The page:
1. Westgate gets no new dollars from that exchange, Westgate gets a new Customer, the perception of “secondary market” timeshare true value is realized,
  2. Westgate takes on the risk that you will or won’t pay its annual fee’s.

Unlike the auto business, the timeshare core product is the same in “both Primary & Secondary Markets,” the most glaring disparity is price.

All the frontloaded exorbitant sales commissions, fees, marketing expenses and popping champagne are in the primary market versus a vast global array of venue choices at huge discounts available in the Secondary Market.

Sadly, developers use punitive measures to hamper and deter secondary market purchases of Points based/Club, Right to Use contracts by restricting further points accumulation (s), restricting booking access or exchange, restricting access to deed back and contract back programs, voiding visiting guest rental certificates and other contractual privileges. Certain developers’ restrictions have been described as downright draconian!   

The Industry publicly states in countless SEC filings that a Secondary Market would cut deeply into the Industries profitability. We can see why they would be worried.

In SEC filings:

  • “…the resale market for VOI’s (vacation ownership interests) could adversely affect our business” (Bluegreen)
  • “the sale of vacation ownership interests in the secondary market could negatively impact our sales” (Wyndham)
  • “the sale of vacation ownership interests in the secondary market by existing owners could cause our sales revenues and profits to decline” (Starwood)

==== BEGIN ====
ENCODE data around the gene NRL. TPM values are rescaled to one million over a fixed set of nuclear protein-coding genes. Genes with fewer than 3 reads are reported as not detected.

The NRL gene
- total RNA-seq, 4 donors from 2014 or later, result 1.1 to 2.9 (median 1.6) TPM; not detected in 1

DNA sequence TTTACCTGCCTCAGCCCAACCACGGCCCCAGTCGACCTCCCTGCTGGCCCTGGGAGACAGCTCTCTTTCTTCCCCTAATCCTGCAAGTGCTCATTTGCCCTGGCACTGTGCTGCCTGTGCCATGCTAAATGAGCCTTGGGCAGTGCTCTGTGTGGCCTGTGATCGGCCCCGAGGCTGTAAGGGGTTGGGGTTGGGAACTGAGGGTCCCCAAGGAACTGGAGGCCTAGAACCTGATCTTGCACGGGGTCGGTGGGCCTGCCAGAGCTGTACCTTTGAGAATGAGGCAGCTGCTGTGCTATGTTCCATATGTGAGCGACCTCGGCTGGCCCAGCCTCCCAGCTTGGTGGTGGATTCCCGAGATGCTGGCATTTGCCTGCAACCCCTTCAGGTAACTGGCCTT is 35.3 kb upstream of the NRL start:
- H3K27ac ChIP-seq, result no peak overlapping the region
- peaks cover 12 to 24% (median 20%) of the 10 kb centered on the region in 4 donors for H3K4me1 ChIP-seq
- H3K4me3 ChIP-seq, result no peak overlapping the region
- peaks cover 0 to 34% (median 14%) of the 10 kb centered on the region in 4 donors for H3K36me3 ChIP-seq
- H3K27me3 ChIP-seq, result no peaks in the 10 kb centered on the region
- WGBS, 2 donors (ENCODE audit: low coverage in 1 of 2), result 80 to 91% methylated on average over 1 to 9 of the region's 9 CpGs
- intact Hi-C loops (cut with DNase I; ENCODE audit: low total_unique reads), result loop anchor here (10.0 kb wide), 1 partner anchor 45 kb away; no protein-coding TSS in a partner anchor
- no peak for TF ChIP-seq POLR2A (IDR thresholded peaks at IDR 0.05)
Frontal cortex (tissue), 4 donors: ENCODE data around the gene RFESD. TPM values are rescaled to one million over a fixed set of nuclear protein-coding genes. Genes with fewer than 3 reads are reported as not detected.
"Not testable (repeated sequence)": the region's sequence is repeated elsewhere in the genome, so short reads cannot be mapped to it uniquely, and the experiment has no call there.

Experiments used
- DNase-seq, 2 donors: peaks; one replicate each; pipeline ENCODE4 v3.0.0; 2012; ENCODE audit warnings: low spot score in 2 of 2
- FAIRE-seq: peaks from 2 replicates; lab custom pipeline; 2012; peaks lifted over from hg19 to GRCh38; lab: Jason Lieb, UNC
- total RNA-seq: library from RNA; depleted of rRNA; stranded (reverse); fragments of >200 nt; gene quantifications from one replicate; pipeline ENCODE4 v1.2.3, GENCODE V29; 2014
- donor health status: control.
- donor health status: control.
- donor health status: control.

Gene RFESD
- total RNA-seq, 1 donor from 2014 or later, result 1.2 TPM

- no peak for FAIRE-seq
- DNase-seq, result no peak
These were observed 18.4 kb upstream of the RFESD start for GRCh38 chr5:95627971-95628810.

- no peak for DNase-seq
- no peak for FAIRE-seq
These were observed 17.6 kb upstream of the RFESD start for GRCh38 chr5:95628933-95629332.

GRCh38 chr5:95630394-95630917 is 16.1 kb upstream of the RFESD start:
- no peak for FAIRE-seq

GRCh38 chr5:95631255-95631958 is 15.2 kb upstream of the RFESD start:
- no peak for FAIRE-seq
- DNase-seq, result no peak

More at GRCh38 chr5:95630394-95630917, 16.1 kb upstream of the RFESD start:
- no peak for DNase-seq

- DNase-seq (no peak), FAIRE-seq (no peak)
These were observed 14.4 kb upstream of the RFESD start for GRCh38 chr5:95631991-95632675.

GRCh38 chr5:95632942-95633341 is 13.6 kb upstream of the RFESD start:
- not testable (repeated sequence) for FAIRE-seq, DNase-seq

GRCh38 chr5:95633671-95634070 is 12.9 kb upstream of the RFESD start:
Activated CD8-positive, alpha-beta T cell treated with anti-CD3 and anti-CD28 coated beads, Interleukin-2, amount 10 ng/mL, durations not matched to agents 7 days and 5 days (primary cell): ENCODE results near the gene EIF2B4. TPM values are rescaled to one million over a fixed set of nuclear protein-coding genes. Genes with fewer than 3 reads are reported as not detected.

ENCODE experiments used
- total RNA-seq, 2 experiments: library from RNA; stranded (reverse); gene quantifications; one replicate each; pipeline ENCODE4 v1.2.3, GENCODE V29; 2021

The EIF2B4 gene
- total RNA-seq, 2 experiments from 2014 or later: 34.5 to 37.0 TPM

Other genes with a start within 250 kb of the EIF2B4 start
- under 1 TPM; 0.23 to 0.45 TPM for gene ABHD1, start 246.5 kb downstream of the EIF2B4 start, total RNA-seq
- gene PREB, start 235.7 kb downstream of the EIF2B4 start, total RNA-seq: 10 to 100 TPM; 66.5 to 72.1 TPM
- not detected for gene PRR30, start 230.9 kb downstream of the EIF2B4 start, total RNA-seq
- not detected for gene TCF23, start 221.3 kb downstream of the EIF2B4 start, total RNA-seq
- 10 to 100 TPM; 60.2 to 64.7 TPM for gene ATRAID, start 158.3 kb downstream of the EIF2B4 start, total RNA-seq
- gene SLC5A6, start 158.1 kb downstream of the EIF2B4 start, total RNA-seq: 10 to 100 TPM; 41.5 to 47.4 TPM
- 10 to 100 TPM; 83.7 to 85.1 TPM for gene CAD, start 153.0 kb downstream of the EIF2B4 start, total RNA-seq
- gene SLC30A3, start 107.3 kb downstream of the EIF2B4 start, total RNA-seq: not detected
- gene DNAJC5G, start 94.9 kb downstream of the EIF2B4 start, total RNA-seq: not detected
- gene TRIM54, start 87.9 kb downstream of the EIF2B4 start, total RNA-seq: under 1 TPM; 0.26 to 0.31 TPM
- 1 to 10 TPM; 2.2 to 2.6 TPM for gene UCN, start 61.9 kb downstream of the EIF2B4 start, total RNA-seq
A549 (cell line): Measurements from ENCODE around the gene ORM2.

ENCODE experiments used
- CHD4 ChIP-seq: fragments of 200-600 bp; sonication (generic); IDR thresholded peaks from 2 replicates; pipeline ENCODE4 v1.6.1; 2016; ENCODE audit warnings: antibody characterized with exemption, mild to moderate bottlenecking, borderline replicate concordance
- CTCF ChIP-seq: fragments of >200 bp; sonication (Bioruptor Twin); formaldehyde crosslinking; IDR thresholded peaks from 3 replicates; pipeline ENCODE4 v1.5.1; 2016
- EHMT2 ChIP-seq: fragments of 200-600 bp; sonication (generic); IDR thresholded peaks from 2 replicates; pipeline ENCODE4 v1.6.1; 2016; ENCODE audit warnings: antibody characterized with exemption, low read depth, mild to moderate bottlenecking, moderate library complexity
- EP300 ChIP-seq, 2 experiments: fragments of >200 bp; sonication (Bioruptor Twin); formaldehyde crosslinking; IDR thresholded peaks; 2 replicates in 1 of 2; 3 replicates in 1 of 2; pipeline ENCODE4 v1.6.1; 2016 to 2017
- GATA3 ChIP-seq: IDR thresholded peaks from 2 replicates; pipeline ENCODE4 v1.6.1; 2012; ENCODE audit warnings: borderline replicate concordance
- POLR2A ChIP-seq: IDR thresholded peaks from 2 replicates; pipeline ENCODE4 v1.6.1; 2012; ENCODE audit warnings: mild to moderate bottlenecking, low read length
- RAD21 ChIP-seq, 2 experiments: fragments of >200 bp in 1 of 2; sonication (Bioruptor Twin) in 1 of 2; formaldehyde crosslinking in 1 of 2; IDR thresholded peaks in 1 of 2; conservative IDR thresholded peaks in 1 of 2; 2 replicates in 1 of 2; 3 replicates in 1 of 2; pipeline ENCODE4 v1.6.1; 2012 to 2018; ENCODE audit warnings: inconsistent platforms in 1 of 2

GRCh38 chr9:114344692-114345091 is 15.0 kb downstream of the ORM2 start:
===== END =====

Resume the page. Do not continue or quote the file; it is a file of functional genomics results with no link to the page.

Source – EDGAR.

In loosely translated SEC language that means the entire industry agrees with the notion that a secondary market should not exist, and they will stamp on the windpipe of any attempt to conjure a secondary market.  

This cannibalistic, illusory industry has a bone through its nose! As the industry makes sweeping, ubiquitous, cannibalizing, business decisions we urge serious consideration to the real threat to the future bottom line. As the Industry has discovered, there is a serious flaw to timeshare. Having built these lavish, illusory, granulated palaces, one must continue to sell to new mug punters who are still naive enough to sit through a bruising several hours long presentation and then when sufficiently punch drunk, pick up a pen and sign complex contracts that one has never read nor had the opportunity to do so, nor to many if read would actually comprehend. This is the sales model of the Primary Timeshare market? Is this the best they’ve got?

Possibly that’s the reason behind the aforementioned public company players in timeshare creating new public companies for their Timeshare only assets. Maybe they also see the writing on the wall of this woeful sales channel and are protecting their other core assets from devaluation.

After all, how many mug-punters could there possibly be?